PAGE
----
Bitcoin is 'more than just a fad,' says Morgan Stanley chief
By William Watts, MarketWatch
Other Wall Street heavyweights have bashed cryptocurrencies
Just when it seemed Wall Street's bitcoin skepticism knew no bounds, Morgan Stanley (MS) Chief Executive James Gorman steps in to argue that the cryptocurrency phenomenon at least is "more than just a fad."
Gorman made the remarks during a Wednesday event hosted by The Wall Street Journal, Bloomberg reported (https://www.bloomberg.com/news/articles/2017-09-27/bitcoin-more-than-just-a-fad-morgan-stanley-ceo-gorman-says).
Gorman highlighted some of the potential attractions of a digital currency, including "the privacy protections it gives people," adding that it is "interesting because what it says to the central banking system about controlling that."
That stands in contrast to remarks by Jamie Dimon, chief executive of Wall Street rival J.P. Morgan Chase & Co. (JPM), who sent digital currency aficionados into a tizzy (http://www.marketwatch.com/story/bitcoin-faithful-rage-against-jamie-dimon-2017-09-14)after he declared bitcoin a fraud and a bubble (http://www.marketwatch.com/story/jamie-dimons-good-argument-for-bitcoin-wont-win-him-any-point-with-cryptocurrency-fans-2017-09-12), saying, "It's worse than tulip bulbs and won't end well." Dimon, however, did emphasize he was separating the bitcoin phenomenon from the blockchain technology that underlies digital currencies.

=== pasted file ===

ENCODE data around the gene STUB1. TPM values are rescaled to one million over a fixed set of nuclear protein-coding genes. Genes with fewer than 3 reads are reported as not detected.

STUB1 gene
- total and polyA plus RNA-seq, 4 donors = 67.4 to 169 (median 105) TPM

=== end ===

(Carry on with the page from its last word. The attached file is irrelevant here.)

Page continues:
Then there's billionaire Ray Dalio, founder of Bridgewater Associates, the world's largest hedge fund, who last week said cryptocurrencies like bitcoin meet his firm's criteria for a market bubble (http://www.marketwatch.com/story/bitcoin-is-a-bubble-says-the-head-of-the-worlds-largest-hedge-fund-2017-09-19), in part because they don't serve as a reliable storehold of value due to their extreme volatility and signs that people buy them with the sole of intent of selling them on later at a higher price. "Bitcoin is a highly speculative market," he told CNBC. "Bitcoin is a bubble."
Even some of bitcoin's Wall Street backers are pushing the bubble narrative. Former Fortress Investment Group manager Mike Novogratz this week called bitcoin "the largest bubble of our lifetimes," but said traders stand to "make a whole lot of money on the way up, and we plan on it." Novogratz is looking to launch a $500 million hedge fund (http://www.marketwatch.com/story/crypto-fund-manager-youll-never-see-a-bigger-bubble-than-bitcoin-buy-it-anyway-2017-09-26) that will invest in cryptocurrencies.